What does “water on the knee” mean?
Having a little bit of fluid in your knee joint is normal — it provides lubrication to cut down on friction and promote smooth joint rotation.
But when the joint is injured, infected or affected by arthritis, (particularly inflammatory arthritis), it can take on more fluid than normal, causing the knee to become swollen. This condition is called knee effusion, commonly referred to as “water on the knee.”
The symptoms of knee effusion
Knee effusion typically causes the affected knee to look larger and puffier than a healthy knee. It can also limit knee flexibility and function. You might even have difficulty bending or straightening your knee, depending on how much excess fluid the joint has taken on, and the joint may naturally bend 15 to 25 degrees while the leg is at rest.
When you have knee effusion caused by osteoarthritis, your knee will hurt when bearing weight. When it’s caused by injury, you might have bruising on the front, sides or rear of your knee, and it may be incredibly painful to stand on it. Depending on the cause of your knee effusion, your swollen knee may exhibit no other symptoms, or it may be red, warm to the touch, deeply painful, stiff and difficult to move or put weight on.
What causes water on the knee?
Knee effusion is caused by arthritis or injury to the knee ligaments. The type of fluid that accumulates around your knee indicates the underlying cause. When your knee joint becomes injured, the body’s natural reaction is to surround it with protective fluid to prevent further damage. If it produces too much, knee effusion develops.
The most common traumatic causes of knee effusion are injuries to ligaments, cartilage and/or bones, or from general overuse. Participating in high-risk sports that involve rapid cut-and-run movements, like football or tennis, raise the chances of developing knee effusion. Your knee can even become injured over time if you’re overweight or obese.
Other issues that can lead to knee effusion include overuse of the joint, a torn ligament or torn cartilage, a broken bone, bacterial infection, septic bursitis, arthritis, gout, pseudogout, Osgood-Schlatter Disease, cysts and tumors.
Knee effusion can range from mildly annoying to painfully debilitating. But regardless of the intensity of the condition, it can lead to joint tissue damage, cartilage degradation and bone softening if left alone. That’s why it’s important to take preventive measures and seek treatment if your knee becomes swollen.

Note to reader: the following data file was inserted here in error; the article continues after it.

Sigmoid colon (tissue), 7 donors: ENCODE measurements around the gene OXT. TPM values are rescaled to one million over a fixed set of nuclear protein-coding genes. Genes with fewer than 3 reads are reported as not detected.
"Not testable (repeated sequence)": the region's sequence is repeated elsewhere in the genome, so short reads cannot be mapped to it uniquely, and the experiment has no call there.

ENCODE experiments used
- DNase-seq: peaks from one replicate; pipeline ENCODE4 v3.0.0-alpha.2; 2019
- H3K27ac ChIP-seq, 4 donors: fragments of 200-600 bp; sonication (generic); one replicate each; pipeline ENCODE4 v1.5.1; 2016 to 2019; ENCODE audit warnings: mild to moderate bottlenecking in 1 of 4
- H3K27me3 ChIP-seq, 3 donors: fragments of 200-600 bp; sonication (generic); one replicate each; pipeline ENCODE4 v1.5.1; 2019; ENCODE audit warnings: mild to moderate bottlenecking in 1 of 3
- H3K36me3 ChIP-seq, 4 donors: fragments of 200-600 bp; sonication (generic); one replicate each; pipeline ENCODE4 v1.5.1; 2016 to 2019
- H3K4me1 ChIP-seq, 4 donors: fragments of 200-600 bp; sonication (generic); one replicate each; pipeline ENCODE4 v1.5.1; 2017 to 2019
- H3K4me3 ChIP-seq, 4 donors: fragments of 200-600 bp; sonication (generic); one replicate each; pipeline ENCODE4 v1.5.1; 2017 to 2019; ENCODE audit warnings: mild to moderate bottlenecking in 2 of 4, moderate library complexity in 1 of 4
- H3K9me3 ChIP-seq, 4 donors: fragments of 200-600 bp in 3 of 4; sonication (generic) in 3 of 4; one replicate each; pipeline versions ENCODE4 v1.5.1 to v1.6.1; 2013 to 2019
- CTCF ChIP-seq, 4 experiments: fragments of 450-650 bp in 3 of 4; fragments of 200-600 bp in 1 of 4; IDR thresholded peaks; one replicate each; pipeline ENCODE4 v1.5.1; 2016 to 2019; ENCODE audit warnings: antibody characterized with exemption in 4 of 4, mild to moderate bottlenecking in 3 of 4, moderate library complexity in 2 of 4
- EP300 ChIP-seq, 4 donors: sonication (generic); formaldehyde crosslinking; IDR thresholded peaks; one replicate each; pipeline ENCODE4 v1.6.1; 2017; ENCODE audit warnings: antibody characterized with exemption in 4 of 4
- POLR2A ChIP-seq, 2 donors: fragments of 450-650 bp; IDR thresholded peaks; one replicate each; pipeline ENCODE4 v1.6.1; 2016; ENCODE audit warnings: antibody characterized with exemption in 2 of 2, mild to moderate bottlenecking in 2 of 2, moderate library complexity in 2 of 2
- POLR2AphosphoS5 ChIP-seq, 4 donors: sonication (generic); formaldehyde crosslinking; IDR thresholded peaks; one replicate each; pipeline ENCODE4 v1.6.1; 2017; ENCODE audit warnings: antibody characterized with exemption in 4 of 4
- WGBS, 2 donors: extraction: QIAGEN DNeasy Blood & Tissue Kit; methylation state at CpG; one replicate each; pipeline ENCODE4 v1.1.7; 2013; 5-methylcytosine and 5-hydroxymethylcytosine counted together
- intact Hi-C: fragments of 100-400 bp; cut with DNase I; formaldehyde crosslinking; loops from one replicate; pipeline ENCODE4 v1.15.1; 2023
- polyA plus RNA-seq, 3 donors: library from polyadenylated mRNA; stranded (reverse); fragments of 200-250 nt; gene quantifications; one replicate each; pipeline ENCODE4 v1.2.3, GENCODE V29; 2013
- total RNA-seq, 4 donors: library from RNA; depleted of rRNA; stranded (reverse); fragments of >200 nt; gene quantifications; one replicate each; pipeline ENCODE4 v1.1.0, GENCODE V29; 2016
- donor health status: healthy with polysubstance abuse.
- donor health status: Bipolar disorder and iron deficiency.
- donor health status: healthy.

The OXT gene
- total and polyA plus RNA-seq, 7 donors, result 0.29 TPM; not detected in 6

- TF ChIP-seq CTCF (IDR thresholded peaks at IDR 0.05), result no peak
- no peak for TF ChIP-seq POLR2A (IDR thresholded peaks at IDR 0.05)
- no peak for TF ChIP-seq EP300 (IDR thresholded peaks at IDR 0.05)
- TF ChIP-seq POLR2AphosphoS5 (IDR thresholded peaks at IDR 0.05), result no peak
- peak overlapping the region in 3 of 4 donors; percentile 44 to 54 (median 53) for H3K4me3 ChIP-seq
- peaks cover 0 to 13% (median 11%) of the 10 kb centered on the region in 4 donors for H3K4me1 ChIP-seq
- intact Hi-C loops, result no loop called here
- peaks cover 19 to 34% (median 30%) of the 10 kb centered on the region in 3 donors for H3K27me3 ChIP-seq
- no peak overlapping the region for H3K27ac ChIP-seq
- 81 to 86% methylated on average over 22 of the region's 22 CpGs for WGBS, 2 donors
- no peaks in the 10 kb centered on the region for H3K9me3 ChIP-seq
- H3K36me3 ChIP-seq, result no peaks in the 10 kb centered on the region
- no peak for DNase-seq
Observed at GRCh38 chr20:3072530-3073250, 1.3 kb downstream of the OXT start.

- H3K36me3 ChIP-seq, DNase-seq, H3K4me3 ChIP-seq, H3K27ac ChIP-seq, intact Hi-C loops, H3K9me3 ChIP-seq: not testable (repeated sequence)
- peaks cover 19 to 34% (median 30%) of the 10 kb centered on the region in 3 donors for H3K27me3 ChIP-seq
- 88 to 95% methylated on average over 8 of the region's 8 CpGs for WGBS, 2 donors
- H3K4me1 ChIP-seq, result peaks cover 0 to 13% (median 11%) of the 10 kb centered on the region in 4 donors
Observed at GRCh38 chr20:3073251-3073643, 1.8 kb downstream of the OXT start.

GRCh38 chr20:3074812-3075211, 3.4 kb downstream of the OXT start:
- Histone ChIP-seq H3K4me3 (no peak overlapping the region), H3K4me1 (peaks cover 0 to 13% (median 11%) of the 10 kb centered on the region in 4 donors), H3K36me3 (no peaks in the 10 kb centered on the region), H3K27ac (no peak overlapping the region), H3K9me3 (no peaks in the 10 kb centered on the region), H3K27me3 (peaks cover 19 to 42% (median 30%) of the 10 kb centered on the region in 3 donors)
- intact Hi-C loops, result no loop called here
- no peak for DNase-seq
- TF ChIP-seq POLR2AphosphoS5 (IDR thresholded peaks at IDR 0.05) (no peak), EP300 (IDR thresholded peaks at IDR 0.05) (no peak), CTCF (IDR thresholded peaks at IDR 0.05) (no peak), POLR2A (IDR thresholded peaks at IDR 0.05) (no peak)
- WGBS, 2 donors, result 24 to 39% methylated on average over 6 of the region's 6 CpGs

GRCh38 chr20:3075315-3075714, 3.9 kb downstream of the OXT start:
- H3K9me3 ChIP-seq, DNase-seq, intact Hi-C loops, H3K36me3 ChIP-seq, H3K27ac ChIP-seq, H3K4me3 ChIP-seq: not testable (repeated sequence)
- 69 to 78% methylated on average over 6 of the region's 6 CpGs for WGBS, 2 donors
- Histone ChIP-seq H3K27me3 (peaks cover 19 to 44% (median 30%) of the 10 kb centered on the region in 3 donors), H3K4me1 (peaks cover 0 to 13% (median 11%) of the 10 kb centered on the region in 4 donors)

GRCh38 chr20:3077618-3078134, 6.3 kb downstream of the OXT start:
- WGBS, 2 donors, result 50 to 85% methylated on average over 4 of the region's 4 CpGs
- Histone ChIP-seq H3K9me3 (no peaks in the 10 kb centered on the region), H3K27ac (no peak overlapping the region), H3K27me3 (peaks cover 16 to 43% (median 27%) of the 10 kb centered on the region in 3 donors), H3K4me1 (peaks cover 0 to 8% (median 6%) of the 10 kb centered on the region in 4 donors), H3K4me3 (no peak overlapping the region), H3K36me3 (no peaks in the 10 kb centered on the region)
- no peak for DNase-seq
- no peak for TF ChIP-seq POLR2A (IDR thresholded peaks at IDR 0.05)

How to prevent water on the knee
The best way to prevent knee effusion is to avoid putting yourself in situations where you might injure your knee. That means staying away from activities that involve sudden, jolting movements and staying off rough running surfaces. Keeping your weight in check also helps reduce pressure on your knees.
Sports that are typically safe for knees include walking, swimming, skating, baseball, cross-country skiing and cycling. Stay away from sports like football, sprinting, soccer, rugby, hockey, squash, volleyball, basketball, snow skiing, tennis and jogging. If you’ve decided to participate in these sports despite the risk, be sure to protect yourself by wearing knee pads and stop often to stretch your legs.
How to treat knee effusion
Knee effusion is often easy to treat, and it responds quickly to treatment. Start simple with self-care measures like rest, elevation, ice and exercise. Remember: Only apply ice to your knee for 15 to 20 minutes at a time.
If these self-care measures aren’t working, it might be time to see your doctor. A physical therapist can work with you to strengthen and support your knee, and treatments will vary based on your specific condition.
However, for many, physical therapy isn’t enough, and the extra fluid in the knee has to be removed through a process called arthrocentesis, or joint aspiration. Sometimes, the damage is fixed via arthroscopy, a procedure where a small tube is inserted into your joint to help repair damage.
In some cases, doctors prescribe a series of corticosteroid injections, non-steroidal anti-inflammatory drugs or antibiotics. The goal of these treatments is to reduce inflammation or treat an infection. Finally, in some severe cases, removal of the bursa sac, knee surgery or joint replacement might be the answer.
Are you concerned that you might have knee effusion? Our skilled physicians are here to help you diagnose and treat your knee pain using minimally invasive surgical techniques. If so, schedule an evaluation with us today by submitting an online form or calling one of our friendly Patient Care Managers at 210.880.3823.